Mapping cell fate and function using recombinase-based intersectional strategies

Methods Enzymol. 2010;477:183-213. doi: 10.1016/S0076-6879(10)77011-7.


Cell types are typically defined by expression of a unique combination of genes, rather than a single gene. Intersectional methods therefore become crucial to selectively access these cells for higher resolution fate mapping and functional manipulations. Here, we discuss one such intersectional method. Two recombinase systems (Cre/loxP and Flp/FRT) work together to remove a double STOP cassette and thereby activate expression of a target transgene solely in cells defined by a particular pairwise combination of driver genes. Depending on the nature of the target transgene, this strategy can be used to deliver cell-lineage tracers, sensors, and/or effector molecules to highly selective cell types in vivo. In this chapter, we discuss concepts, reagents, and methods underlying this intersectional approach and encourage consideration of various intersectional and binary methods for accessing uniquely defined cell subsets in the mouse.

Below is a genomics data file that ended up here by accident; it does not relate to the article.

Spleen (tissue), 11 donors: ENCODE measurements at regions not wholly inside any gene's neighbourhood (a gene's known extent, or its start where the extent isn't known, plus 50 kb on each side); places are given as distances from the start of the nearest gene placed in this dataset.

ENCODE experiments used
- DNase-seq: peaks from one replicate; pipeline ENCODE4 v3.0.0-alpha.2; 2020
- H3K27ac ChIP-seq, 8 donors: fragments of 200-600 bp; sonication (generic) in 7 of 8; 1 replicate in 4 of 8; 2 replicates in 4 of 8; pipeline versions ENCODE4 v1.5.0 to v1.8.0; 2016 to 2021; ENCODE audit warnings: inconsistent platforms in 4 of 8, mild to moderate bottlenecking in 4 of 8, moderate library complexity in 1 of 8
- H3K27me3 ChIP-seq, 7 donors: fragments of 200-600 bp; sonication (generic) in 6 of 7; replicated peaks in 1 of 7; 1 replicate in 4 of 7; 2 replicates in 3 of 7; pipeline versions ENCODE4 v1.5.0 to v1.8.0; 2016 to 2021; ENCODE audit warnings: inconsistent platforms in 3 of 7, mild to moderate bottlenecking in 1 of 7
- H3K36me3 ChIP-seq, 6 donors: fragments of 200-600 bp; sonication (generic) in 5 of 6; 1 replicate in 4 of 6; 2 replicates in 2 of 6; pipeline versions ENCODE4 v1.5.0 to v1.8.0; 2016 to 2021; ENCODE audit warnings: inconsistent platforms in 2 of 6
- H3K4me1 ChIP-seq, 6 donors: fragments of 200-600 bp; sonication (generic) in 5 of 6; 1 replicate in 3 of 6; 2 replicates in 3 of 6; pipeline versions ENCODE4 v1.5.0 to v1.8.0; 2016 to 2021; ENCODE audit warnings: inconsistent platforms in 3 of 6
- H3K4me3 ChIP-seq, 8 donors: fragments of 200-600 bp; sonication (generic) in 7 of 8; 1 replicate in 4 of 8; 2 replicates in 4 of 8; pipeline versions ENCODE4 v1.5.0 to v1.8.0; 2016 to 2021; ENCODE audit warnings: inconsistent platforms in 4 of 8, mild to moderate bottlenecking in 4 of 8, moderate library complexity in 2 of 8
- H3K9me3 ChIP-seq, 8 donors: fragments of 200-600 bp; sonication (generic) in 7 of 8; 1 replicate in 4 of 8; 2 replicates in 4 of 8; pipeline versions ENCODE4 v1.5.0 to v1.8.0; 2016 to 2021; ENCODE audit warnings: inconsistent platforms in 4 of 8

Publication types

  • Research Support, Non-U.S. Gov't

MeSH terms

  • Animals
  • DNA Nucleotidyltransferases / genetics
  • DNA Nucleotidyltransferases / metabolism
  • Integrases / genetics
  • Integrases / metabolism
  • Mice
  • Recombination, Genetic / genetics*
  • Transgenes / genetics


  • Cre recombinase
  • DNA Nucleotidyltransferases
  • FLP recombinase
  • Integrases